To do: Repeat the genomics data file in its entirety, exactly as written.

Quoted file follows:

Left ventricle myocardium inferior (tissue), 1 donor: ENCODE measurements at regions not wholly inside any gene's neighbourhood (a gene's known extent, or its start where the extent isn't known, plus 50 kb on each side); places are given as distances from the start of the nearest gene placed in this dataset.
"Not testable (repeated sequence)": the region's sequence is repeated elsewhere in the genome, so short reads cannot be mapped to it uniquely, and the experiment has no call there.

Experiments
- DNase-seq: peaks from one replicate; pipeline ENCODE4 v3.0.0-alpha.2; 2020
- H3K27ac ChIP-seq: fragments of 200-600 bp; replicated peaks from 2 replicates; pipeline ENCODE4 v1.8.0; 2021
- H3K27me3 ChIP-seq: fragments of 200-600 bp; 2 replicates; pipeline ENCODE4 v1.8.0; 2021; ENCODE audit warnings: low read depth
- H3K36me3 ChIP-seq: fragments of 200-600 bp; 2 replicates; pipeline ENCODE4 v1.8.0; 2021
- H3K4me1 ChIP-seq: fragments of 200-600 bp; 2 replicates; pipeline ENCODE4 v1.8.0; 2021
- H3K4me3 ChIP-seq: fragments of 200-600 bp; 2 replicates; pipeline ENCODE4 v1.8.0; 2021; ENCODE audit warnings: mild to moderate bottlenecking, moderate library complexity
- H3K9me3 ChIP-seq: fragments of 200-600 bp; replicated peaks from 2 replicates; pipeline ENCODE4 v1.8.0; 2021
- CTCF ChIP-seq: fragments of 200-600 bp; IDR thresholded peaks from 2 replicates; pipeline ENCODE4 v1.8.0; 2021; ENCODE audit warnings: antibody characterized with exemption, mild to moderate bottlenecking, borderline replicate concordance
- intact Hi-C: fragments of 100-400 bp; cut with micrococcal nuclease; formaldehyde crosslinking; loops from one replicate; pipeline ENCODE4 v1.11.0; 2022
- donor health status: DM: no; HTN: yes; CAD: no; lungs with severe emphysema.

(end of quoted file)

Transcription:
Left ventricle myocardium inferior (tissue), 1 donor: ENCODE measurements at regions not wholly inside any gene's neighbourhood (a gene's known extent, or its start where the extent isn't known, plus 50 kb on each side); places are given as distances from the start of the nearest gene placed in this dataset.
"Not testable (repeated sequence)": the region's sequence is repeated elsewhere in the genome, so short reads cannot be mapped to it uniquely, and the experiment has no call there.

Experiments
- DNase-seq: peaks from one replicate; pipeline ENCODE4 v3.0.0-alpha.2; 2020
- H3K27ac ChIP-seq: fragments of 200-600 bp; replicated peaks from 2 replicates; pipeline ENCODE4 v1.8.0; 2021
- H3K27me3 ChIP-seq: fragments of 200-600 bp; 2 replicates; pipeline ENCODE4 v1.8.0; 2021; ENCODE audit warnings: low read depth
- H3K36me3 ChIP-seq: fragments of 200-600 bp; 2 replicates; pipeline ENCODE4 v1.8.0; 2021
- H3K4me1 ChIP-seq: fragments of 200-600 bp; 2 replicates; pipeline ENCODE4 v1.8.0; 2021
- H3K4me3 ChIP-seq: fragments of 200-600 bp; 2 replicates; pipeline ENCODE4 v1.8.0; 2021; ENCODE audit warnings: mild to moderate bottlenecking, moderate library complexity
- H3K9me3 ChIP-seq: fragments of 200-600 bp; replicated peaks from 2 replicates; pipeline ENCODE4 v1.8.0; 2021
- CTCF ChIP-seq: fragments of 200-600 bp; IDR thresholded peaks from 2 replicates; pipeline ENCODE4 v1.8.0; 2021; ENCODE audit warnings: antibody characterized with exemption, mild to moderate bottlenecking, borderline replicate concordance
- intact Hi-C: fragments of 100-400 bp; cut with micrococcal nuclease; formaldehyde crosslinking; loops from one replicate; pipeline ENCODE4 v1.11.0; 2022
- donor health status: DM: no; HTN: yes; CAD: no; lungs with severe emphysema.